reply to post by rationality
Great info!! makes sense!
I myself think about this alot: "January 1972
Corporal Shoichi Yokoi was found by two hunters while he was fishing along the Talofofo River. He brought back his army-issue rifle, which he said he
wanted to return to "the Honorable Emperor," adding: "I am sorry I did not serve his majesty to my satisfaction." He had seen reports of Japan's
surrender in leaflets and newspapers scattered about the island but refused to surrender because he thought they were American propaganda. "We
Japanese soldiers were told to prefer death to the disgrace of getting captured alive," he said. He died on September 23, 1997 click to read his
"I am sorry I did not serve his majesty to my satisfaction...We Japanese soldiers were told to prefer death to the disgrace of getting captured
alive," - Shoichi Yokoi, 1972.
** "March 5, 1974 - Lubang Island - 2nd Lt. Hiroo Onoda
Probably the most 'famous' of the Japanese holdouts, Onoda was the only survivor of a group of four. He surrendered 29 years after Japan's formal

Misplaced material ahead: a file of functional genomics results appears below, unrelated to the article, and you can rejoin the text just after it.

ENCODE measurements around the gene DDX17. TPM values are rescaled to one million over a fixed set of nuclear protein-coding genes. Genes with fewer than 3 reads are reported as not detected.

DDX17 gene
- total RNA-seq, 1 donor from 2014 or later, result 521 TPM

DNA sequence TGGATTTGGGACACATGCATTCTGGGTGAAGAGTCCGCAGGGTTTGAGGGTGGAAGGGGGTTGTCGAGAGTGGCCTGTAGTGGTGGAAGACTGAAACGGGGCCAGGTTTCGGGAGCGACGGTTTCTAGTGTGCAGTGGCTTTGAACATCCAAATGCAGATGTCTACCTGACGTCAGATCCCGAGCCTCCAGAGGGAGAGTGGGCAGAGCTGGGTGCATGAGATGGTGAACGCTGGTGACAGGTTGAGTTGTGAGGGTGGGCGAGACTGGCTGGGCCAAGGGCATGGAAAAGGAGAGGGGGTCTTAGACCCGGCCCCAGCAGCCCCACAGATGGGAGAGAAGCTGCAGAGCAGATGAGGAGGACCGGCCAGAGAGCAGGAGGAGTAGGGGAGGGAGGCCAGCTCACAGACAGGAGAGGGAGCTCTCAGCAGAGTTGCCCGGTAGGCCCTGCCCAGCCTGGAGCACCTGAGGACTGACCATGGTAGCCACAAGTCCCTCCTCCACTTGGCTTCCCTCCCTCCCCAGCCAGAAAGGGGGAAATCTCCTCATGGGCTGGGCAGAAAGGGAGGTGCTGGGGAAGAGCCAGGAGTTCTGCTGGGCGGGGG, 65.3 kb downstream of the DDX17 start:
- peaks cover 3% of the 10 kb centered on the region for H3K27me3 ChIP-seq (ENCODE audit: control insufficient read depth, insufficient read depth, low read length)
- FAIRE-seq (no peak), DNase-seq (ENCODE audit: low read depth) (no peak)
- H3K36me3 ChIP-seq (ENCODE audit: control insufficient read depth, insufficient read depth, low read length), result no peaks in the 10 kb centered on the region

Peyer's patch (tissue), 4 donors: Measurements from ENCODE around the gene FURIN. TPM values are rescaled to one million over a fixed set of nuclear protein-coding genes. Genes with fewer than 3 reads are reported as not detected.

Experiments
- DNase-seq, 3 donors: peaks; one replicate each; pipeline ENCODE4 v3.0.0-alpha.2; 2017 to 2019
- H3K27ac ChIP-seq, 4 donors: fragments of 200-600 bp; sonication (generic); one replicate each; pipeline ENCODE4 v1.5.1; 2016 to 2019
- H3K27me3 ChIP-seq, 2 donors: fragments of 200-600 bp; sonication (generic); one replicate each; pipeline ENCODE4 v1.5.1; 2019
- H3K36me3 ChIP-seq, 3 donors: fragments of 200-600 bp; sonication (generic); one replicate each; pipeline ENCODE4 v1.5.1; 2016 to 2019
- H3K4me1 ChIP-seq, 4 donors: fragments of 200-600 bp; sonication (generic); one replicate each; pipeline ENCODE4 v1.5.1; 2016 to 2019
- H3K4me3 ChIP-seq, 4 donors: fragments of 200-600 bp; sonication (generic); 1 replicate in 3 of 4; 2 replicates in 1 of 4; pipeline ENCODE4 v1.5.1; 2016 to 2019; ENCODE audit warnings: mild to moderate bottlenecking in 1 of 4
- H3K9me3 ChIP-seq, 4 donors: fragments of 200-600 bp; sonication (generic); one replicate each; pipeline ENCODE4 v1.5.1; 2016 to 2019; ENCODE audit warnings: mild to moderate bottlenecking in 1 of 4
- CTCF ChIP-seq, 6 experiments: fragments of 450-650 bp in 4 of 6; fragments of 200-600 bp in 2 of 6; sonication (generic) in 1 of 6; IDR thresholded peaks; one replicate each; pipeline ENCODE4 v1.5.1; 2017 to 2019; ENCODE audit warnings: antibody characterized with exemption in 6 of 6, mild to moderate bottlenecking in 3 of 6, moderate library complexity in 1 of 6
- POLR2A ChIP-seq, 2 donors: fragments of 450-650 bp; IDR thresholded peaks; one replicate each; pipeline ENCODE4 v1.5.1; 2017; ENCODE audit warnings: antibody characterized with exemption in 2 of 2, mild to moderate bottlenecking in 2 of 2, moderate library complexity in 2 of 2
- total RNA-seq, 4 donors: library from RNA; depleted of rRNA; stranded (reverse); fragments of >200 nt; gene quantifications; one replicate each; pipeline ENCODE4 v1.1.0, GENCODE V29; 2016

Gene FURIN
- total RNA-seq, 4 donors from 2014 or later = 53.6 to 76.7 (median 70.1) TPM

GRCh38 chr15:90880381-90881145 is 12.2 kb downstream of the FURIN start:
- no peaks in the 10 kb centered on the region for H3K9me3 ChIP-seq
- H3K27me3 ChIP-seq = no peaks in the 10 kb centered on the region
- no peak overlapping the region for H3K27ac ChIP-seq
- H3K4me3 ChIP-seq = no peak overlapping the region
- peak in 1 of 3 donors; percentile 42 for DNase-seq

surrender, and 15 years after being declared legally dead in Japan. When he accepted that the war was over, he wept openly." WOW !!
** April 1980 - Captain Fumio Nakahira on Mindoro
Captain Fumio Nakahira of the Japanese Imperial Army, held out before being discovered at Mt. Halcon in Mindoro.
January 1997 - 85 Year old Sangrayban discovered on Mindoro ** HOLY MAMA!!
+++above account in care of : www.wanpela.com...
It just might be "wild men (and wild ladies) hidding out for who knows how long, through-out the USA and Canada etc..
These "wild folks" could have started "hiding out at "who knows when" through-out hhistory of mankind.
edit on 25-11-2012 by RUFFREADY because: spelin of cores
edit on 25-11-2012 by RUFFREADY because: summary added